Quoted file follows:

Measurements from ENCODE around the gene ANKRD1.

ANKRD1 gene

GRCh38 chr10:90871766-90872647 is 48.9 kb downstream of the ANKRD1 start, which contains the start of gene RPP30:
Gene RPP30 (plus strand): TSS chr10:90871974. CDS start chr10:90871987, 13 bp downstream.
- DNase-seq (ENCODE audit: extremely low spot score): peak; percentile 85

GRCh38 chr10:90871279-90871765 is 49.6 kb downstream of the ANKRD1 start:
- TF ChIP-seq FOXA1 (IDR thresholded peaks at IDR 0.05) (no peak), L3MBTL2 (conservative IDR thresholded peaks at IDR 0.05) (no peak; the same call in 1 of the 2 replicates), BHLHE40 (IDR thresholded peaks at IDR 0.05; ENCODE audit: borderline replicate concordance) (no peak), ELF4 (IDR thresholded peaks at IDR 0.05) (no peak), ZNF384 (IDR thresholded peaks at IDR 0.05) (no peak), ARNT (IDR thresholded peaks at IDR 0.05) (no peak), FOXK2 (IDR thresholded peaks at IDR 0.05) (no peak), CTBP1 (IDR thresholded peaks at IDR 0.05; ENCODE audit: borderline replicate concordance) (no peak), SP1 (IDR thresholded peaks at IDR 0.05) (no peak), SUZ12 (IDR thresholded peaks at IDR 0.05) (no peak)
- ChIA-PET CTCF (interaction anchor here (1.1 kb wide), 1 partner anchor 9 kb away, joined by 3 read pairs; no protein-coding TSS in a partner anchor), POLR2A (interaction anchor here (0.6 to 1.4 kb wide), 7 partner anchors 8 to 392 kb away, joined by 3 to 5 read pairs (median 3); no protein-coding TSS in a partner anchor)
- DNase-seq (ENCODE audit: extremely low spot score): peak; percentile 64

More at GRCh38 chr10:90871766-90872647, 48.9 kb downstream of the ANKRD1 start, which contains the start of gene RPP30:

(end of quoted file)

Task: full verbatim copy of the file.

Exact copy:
Measurements from ENCODE around the gene ANKRD1.

ANKRD1 gene

GRCh38 chr10:90871766-90872647 is 48.9 kb downstream of the ANKRD1 start, which contains the start of gene RPP30:
Gene RPP30 (plus strand): TSS chr10:90871974. CDS start chr10:90871987, 13 bp downstream.
- DNase-seq (ENCODE audit: extremely low spot score): peak; percentile 85

GRCh38 chr10:90871279-90871765 is 49.6 kb downstream of the ANKRD1 start:
- TF ChIP-seq FOXA1 (IDR thresholded peaks at IDR 0.05) (no peak), L3MBTL2 (conservative IDR thresholded peaks at IDR 0.05) (no peak; the same call in 1 of the 2 replicates), BHLHE40 (IDR thresholded peaks at IDR 0.05; ENCODE audit: borderline replicate concordance) (no peak), ELF4 (IDR thresholded peaks at IDR 0.05) (no peak), ZNF384 (IDR thresholded peaks at IDR 0.05) (no peak), ARNT (IDR thresholded peaks at IDR 0.05) (no peak), FOXK2 (IDR thresholded peaks at IDR 0.05) (no peak), CTBP1 (IDR thresholded peaks at IDR 0.05; ENCODE audit: borderline replicate concordance) (no peak), SP1 (IDR thresholded peaks at IDR 0.05) (no peak), SUZ12 (IDR thresholded peaks at IDR 0.05) (no peak)
- ChIA-PET CTCF (interaction anchor here (1.1 kb wide), 1 partner anchor 9 kb away, joined by 3 read pairs; no protein-coding TSS in a partner anchor), POLR2A (interaction anchor here (0.6 to 1.4 kb wide), 7 partner anchors 8 to 392 kb away, joined by 3 to 5 read pairs (median 3); no protein-coding TSS in a partner anchor)
- DNase-seq (ENCODE audit: extremely low spot score): peak; percentile 64

More at GRCh38 chr10:90871766-90872647, 48.9 kb downstream of the ANKRD1 start, which contains the start of gene RPP30: